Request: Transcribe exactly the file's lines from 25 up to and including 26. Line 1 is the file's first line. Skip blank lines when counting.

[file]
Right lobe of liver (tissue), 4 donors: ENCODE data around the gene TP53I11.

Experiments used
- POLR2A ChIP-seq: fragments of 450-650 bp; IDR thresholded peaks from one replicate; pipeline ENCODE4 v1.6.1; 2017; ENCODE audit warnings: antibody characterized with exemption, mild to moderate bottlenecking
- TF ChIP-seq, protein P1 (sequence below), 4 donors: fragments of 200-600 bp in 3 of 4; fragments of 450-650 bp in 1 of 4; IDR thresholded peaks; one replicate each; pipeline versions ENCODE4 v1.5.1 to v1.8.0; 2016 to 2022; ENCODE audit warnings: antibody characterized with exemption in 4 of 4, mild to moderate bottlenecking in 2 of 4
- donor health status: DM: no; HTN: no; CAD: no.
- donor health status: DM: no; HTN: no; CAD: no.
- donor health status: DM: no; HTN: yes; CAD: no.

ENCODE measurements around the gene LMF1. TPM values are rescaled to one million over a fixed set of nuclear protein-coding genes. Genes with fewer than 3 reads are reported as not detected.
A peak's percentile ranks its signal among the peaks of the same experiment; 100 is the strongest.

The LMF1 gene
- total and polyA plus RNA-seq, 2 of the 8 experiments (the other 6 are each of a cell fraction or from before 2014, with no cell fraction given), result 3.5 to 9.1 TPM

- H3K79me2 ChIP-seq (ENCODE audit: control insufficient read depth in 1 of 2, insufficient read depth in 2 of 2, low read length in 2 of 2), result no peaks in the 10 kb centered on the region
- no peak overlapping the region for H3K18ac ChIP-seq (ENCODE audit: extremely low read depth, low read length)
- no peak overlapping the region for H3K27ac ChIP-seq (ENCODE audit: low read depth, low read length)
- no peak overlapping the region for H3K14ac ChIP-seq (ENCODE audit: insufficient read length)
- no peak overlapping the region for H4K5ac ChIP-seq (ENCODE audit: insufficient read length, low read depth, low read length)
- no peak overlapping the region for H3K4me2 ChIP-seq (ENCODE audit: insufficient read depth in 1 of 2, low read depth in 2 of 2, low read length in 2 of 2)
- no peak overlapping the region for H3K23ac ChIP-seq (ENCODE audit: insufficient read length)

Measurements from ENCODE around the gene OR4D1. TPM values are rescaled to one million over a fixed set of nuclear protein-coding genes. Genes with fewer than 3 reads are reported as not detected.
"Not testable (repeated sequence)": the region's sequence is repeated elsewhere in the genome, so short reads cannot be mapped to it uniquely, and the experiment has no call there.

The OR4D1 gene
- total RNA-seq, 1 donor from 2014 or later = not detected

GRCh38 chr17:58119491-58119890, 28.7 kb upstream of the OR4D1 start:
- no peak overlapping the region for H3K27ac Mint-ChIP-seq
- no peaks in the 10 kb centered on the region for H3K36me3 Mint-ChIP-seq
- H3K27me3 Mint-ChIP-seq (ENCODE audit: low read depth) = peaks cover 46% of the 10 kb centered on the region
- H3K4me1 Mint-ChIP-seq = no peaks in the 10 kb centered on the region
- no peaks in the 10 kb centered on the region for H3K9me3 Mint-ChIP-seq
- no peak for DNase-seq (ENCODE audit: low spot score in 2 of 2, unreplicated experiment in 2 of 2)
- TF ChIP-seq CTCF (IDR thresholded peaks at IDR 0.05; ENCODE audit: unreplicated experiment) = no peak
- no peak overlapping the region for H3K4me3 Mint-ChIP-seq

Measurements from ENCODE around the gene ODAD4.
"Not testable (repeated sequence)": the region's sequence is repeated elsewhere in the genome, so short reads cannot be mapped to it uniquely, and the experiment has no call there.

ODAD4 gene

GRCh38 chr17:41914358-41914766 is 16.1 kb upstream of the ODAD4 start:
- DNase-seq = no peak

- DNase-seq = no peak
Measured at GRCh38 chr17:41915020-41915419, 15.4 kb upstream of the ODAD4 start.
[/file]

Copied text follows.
- no peaks in the 10 kb centered on the region for H3K36me3 Mint-ChIP-seq
- H3K27me3 Mint-ChIP-seq (ENCODE audit: low read depth) = peaks cover 46% of the 10 kb centered on the region